Herschel’s cameras combine to show the galaxy in a new light

The Herschel Space Observatory has produced spectacular new images of interstellar material in our galaxy, using the UK-led SPIRE camera in tandem with Herschel’s other camera, PACS.

The new pictures, made during the first trial run with the two instruments operating at the same time, have unveiled a small part of our Milky Way Galaxy as we have never seen it before, and bode well for one of Herschel’s main scientific projects, which is to survey large areas of the galaxy.

Professor Keith Mason, Chief Executive of the Science and Technology Facilities Council (STFC), which provides the UK funding for Herschel, said “SPIRE has produced some spectacular new images. This sophisticated camera is evidence of the skill and cutting edge technology we have here in the UK and is set to vastly expand our knowledge of the early stages of our Universe.”

The SPIRE camera responds to light at wavelengths between 250 and 500 microns (millionths of a metre) - 500-1000 times longer than the wavelength of visible light - and PACS covers wavelengths between 70 and 170 microns. Together they provide detailed images in five different far infrared colours, not only revealing new material in the Galaxy, but providing astronomers with a wealth of information about it - such as how much material there is, its mass, temperature and composition, and whether or not some of it is collapsing to form new stars. Stars form in cold, dense environments, and the composite images locate the star-forming regions that would be very difficult to isolate from a map made at a single far-infrared or submillimetre wavelength.

The two instruments have imaged an area of about 2 x 2 degrees (about 16 times as big as the size of the Moon as seen from Earth), revealing an extremely rich reservoir of cold material in the Galactic Plane which is seen to be in a previously unsuspected state of turmoil. The interstellar material is condensing in a continuous and interconnected maze of filaments and strings of newly forming stars in all stages of development, unveiling a tireless Galaxy constantly forging new generations of stars. We see an intricate network of filamentary structures with surprising features indicative of a chain of near-simultaneous star-formation events, glittering rather like beads of water on a string in the sunlight.

Large areas of the Milky Way will be systematically surveyed by Herschel in
this manner, helping astronomers to unravel the mysteries of star formation in a way that has never been previously possible. With the two instruments operating at the same time, the observations can be made with great efficiency.

Professor Matt Griffin of Cardiff University, who is the SPIRE Principal Investigator, said: “We had high hopes for this kind of observation with Herschel, using the combined power of the two cameras to see the galaxy as never before. It’s great to see that the observations work so well from a technical point of view, and that the scientific results are so spectacular. It appears that star formation in the galaxy is a very turbulent process.”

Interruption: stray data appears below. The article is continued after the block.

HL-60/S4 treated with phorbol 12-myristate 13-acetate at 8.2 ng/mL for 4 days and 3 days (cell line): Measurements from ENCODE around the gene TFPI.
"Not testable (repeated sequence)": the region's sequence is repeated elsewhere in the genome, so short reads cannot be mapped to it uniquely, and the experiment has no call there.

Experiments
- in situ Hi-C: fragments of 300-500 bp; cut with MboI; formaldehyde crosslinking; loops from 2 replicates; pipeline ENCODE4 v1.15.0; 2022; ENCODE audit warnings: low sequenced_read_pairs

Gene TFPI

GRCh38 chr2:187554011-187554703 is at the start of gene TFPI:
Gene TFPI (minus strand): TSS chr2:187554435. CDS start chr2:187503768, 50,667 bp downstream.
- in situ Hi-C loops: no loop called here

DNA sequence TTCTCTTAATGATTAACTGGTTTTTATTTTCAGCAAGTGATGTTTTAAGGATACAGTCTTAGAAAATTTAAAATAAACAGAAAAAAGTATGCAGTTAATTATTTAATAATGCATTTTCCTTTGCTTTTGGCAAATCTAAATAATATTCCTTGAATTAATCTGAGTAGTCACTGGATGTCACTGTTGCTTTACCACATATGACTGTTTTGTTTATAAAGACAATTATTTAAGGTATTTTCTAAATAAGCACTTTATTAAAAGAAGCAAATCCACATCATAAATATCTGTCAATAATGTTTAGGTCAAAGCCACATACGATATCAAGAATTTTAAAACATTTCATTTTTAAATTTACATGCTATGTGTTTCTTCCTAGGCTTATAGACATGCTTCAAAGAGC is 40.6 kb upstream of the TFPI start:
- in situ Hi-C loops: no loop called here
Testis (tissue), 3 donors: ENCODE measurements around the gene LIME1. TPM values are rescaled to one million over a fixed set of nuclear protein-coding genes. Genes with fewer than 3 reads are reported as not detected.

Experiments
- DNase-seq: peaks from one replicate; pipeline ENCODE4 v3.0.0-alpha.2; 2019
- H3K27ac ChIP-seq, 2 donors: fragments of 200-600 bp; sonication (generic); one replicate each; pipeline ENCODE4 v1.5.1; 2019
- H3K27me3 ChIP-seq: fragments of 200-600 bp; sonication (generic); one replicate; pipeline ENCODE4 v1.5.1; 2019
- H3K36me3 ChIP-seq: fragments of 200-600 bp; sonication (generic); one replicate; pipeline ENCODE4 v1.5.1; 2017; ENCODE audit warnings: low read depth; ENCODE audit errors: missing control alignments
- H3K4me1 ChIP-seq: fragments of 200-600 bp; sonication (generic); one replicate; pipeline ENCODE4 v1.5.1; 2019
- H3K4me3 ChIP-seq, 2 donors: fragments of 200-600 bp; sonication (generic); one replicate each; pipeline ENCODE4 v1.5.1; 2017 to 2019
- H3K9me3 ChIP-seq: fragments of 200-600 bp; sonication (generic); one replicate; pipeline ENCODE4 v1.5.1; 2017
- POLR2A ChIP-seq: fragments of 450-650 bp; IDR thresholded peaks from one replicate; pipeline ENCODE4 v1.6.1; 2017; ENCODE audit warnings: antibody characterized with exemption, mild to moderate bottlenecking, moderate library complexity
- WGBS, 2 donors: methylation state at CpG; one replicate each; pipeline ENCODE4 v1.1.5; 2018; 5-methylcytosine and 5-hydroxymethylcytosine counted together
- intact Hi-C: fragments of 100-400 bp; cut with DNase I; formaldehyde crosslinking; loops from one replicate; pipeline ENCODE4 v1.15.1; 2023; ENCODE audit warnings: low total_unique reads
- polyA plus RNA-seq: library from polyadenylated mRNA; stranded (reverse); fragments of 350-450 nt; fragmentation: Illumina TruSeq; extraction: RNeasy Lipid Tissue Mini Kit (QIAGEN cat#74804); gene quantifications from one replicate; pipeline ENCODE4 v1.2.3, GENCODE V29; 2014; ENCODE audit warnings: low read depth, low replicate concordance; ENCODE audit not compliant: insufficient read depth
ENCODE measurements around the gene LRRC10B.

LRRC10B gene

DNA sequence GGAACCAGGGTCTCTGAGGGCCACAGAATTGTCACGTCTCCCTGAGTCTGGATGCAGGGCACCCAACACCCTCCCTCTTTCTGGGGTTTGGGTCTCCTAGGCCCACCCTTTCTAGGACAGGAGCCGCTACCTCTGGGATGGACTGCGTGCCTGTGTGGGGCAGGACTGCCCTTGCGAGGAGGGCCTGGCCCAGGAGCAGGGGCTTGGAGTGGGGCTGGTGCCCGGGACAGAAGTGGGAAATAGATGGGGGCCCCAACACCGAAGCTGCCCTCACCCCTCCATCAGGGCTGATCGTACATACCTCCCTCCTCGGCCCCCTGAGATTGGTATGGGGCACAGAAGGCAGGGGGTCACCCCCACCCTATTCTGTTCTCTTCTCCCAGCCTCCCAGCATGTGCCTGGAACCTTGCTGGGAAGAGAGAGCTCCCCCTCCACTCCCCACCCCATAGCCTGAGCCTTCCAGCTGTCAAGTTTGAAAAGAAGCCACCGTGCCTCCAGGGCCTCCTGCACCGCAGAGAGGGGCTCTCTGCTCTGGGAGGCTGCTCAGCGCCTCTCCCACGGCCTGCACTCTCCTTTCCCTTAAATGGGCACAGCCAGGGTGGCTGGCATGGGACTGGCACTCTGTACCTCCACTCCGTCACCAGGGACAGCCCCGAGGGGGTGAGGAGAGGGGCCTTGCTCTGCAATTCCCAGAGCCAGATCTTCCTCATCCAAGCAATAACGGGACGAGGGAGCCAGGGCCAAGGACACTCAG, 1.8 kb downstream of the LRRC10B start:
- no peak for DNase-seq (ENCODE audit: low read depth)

Dr David Clements from the SPIRE team at Imperial College London’s Department of Physics added: “These images show SPIRE and PACS working together in perfect harmony, something that will be needed not only for studies of our own galaxy but also for Herschel's large UK-led studies of galaxy evolution. It also demonstrates the UK's instrumentation expertise for future far-IR space missions.”

Notes for editors



[Fig 1] Three-colour composite image made from the SPIRE observations at wavelengths of 250, 350 and 500 microns (Credit: ESA)

In this SPIRE image the blue colour denotes emission at 250 microns, green 350 microns, and red 500 microns. The colour-coding differentiates material that is extremely cold (red) from that which is warmer.

[Fig 2] Two-colour composite image made from the PACS observations at wavelengths of 70 and 160 microns (Credit: ESA)

In this PACS image, cyan denotes 70 micron emission and the red shows emission at 160 microns.


[Fig 3] Five-colour composite image of a 2 x 2 degree area in the plane of our Galaxy, combining the PACS and SPIRE observations (Credit: ESA)

In this image the SPIRE and PACS images have been combined into a single composite; here the blue denotes 70 microns, the green 160 microns, and the red is the combination of the emission from all three SPIRE bands at 250/350/500 microns.


[Fig 4] SPIRE beam steering mechanism, built at the UK ATC, Edinburgh




Herschel and SPIRE
The European Space Agency’s Herschel satellite carries the largest telescope to be flown in space and will study the Universe at far infrared wavelengths. It will reveal the early stages of star birth and galaxy formation; it will examine the composition and chemistry of comets and planetary atmospheres in the Solar System; and it will examine the star-dust ejected by dying stars into interstellar space which form the raw material for planets like the Earth.